Personal Reflections - In Hiding
I was born in Zagreb, Yugoslavia, to an orthodox Jewish family, the youngest of four children.
The Germans invaded Yugoslavia in early April 1941, when I was eleven and half years old. Croatia immediately surrendered, and with Germany's blessing and assistance, created a new country: the Independent Republic of Croatia.
Zagreb was the capital. Members of the local police, known as Ustasha, are now considered to have been among the most vicious ethnic collaborators of the Nazis.
My father was a loving, gentle man, but not a man of action. My mother was a dynamo. Before the war she ran the factory division of our business and was in every way an active partner in the business, as well as taking care of my two brothers, my sister and me, and supervising a very meticulously run household.
Despite my mother's unrelenting efforts and her tremendous foresight, my oldest brother, my grandmother and all my mother's siblings, their spouses and most of their children were killed in the Holocaust. The majority of family members was killed in the Jasenovac concentration camp, which was run by the Ustasha. The others were killed in Auschwitz.
During the years 1941-1945, my mother cried a lot but never stopped worrying about every detail of our lives, and planning for the safety of our much diminished family, consisting, by that time, of my parents, my brother and I, my mother's cousin and two of her sister's daughters.
From the fall of 1941 and for the next two years, I lived in Italy under Mussolini. While the Italian government was officially fascist and allied with Germany, the Italian people my family and I encountered were exceptionally warm, generous and hospitable. We were the "poveri stranieri", poor foreigners, so we were treated with particular kindness.
After we had been about five months in Italy, my mother was able to convince the Italian authorities to relocate my father and brother, from whom we were separated earlier, to the town in Northern Italy to which we had been assigned.
Due to racial laws, we Jews were not allowed to attend public schools, but my mother was determined that we not miss out on our schooling. She approached the Mother Superior of a convent that had a very fine private school for girls, using me as interpreter. The Mother Superior not only agreed to take me on as a student, without charge, she even gave in to my mother's pleas that her sixteen year old son be left without an education. Since the convent did not allow boys, several nuns agreed to give to give my brother private lessons, also free.
My brother. who was not the most eager of students, did not really appreciate my mother's intervention, or the generosity of the Mother Superior and nuns at that time.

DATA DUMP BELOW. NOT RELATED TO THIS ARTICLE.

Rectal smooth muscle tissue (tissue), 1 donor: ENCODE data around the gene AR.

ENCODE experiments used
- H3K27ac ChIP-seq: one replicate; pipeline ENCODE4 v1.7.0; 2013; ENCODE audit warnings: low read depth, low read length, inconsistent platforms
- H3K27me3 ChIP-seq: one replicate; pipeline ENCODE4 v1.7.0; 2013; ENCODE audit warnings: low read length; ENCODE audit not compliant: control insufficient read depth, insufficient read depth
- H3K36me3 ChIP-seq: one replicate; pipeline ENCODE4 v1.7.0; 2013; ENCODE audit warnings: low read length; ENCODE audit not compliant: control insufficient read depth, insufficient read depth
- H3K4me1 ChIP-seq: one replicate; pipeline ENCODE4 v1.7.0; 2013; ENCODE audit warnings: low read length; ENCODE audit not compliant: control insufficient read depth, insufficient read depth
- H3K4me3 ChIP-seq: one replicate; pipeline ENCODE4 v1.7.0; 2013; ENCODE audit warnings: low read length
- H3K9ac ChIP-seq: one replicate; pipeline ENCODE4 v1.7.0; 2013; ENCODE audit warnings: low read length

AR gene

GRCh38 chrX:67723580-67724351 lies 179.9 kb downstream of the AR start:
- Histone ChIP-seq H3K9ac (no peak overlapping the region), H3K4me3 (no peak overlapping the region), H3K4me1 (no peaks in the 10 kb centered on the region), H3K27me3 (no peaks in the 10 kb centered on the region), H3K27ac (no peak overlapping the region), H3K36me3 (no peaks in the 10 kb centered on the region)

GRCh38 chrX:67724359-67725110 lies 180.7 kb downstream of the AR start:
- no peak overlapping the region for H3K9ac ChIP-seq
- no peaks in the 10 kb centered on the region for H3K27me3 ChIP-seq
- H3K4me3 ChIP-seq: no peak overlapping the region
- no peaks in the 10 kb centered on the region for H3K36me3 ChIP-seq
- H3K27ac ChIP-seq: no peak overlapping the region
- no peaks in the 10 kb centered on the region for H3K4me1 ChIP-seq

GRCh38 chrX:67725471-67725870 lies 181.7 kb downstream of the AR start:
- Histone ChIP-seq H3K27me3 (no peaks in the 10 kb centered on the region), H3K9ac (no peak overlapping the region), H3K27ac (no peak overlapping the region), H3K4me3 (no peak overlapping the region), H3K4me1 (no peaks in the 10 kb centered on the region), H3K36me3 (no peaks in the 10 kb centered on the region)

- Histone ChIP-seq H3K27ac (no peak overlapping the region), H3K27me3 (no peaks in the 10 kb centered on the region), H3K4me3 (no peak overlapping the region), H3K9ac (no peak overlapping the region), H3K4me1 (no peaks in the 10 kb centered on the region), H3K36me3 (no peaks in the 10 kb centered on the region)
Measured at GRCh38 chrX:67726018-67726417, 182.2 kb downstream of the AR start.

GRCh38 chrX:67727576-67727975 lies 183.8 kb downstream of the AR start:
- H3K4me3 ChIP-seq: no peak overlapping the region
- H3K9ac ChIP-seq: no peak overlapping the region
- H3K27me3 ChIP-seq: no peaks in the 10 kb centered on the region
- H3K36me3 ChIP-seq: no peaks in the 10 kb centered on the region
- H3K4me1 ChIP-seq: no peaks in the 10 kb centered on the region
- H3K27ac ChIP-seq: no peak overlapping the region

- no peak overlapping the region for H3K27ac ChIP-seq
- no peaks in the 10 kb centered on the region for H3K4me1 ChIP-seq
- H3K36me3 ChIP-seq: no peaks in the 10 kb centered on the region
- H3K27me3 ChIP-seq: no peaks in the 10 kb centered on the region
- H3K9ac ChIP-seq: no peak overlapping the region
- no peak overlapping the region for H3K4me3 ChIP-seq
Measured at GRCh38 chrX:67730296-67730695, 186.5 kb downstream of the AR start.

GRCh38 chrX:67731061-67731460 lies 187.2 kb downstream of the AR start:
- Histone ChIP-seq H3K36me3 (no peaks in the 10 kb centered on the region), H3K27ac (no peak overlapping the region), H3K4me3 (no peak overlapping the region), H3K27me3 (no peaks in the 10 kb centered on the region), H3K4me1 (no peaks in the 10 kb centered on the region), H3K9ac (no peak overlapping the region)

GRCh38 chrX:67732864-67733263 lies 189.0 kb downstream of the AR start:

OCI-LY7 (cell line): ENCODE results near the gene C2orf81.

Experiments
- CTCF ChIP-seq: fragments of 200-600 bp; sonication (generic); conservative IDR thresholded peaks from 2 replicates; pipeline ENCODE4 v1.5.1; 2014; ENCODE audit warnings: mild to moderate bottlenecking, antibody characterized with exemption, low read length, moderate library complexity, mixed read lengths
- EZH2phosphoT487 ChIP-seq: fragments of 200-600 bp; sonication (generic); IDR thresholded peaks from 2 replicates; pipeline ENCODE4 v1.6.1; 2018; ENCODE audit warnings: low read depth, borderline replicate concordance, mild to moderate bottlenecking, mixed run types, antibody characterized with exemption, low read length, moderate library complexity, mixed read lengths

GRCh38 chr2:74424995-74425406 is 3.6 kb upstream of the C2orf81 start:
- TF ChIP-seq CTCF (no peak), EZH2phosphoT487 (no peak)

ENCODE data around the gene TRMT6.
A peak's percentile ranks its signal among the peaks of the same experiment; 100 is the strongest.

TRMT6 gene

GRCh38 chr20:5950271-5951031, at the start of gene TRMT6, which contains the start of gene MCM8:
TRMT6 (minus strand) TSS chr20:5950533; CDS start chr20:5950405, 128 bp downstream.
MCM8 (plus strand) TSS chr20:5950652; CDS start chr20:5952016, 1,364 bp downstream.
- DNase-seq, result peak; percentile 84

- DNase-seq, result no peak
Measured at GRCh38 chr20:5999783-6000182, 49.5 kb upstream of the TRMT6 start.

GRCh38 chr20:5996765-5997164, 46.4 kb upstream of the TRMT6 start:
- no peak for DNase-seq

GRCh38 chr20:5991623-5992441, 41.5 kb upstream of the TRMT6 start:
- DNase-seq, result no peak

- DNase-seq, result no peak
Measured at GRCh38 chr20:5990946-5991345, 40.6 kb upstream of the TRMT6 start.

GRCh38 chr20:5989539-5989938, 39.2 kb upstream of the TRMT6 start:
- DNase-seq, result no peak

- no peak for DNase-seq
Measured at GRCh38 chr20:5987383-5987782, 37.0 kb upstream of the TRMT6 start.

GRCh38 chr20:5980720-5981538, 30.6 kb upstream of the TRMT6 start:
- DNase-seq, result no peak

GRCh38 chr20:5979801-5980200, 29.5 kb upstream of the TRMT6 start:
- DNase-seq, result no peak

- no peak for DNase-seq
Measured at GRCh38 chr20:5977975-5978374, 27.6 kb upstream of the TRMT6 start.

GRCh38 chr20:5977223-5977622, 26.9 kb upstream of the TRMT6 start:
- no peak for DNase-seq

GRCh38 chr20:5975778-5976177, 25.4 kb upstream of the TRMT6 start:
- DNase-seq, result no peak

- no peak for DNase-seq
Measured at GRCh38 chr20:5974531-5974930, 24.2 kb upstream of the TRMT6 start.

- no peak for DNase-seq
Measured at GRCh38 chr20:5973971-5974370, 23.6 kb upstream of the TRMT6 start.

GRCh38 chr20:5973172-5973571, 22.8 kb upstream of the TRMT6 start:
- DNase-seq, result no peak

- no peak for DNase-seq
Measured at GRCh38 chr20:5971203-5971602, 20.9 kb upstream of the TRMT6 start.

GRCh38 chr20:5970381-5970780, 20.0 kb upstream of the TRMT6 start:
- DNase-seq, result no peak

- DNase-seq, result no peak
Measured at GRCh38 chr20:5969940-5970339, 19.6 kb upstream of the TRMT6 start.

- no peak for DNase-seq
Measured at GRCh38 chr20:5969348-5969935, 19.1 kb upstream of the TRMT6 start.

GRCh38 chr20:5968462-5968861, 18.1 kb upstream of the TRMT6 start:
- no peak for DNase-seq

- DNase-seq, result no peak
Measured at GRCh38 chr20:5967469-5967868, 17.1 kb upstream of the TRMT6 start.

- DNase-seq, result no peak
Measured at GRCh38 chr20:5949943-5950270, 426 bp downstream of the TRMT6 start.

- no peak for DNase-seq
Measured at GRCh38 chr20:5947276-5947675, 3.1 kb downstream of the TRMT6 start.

My mother, with her broken, self-taught Italian, was also on the best of terms with Padre Geremmia, a local parish priest. In his life, Padre Geremmia had never ventured more than an hour away from the village in which he had been born. But to help my mother, Padre Geremmia travelled to Rome and received an audience with the Pope.
Before my parents, brother and I had left Zagreb for Italy, my sister had been sent to Hungary. At my mother's request, Padre Geremmia went to Rome to ask the Pope for a visa that would allow my sister to enter Italy. Padre Geremmia got the visa for my sister. But in 1944 the Germans invaded Hungary and began mass deportations of the Jews to the death camps. By the time the documents reached Budapest, my sister had been deported to Auschwitz-Birkenau.
In the same way, she had foreseen other dangers, my mother recognized the threat that German troops might enter Northern Italy and deport the Jews there to concentration camps. This did happen in 1943. But by that time we had again been relocated - once more thanks o my mother's persistent requests to the Italian authorities - to a town near the Alps, straddling the border with Switzerland.
When the Germans invaded Italy, my family and I climbed those formidable mountains. After days of hiking, we reached a Swiss border point. The Swiss were refusing entry to refugees, but once again my mother's survival instinct saved our lives. She simply told the guards that the Germans would certainly kill us if we went back, and since we were physically drained we were not going to move from where we were. They were free to shoot us themselves, she told them. We lay down on the spot. Eventually, an officer came and escorted us into the interior of the country.
My parents, my brother and I lived out the rest of the war in Switzerland. My sister also survived the war and eventually we were all reunited in Canada.
These few anecdotes can only hint at my mother's strength and her complete devotion to her family. Later, she paid for exertions with emotional problems. My father died in Canada at the age of seventy. Shortly after my father's death, at age 63 my mother began to show signs of mental instability. This was later diagnosed as Alzheimer Disease and we watched for seventeen years as this vibrant, bright, woman lost her faculties.
© Copyright Judy Cohen, 2001.
© Copyright Judy Cohen, 2001.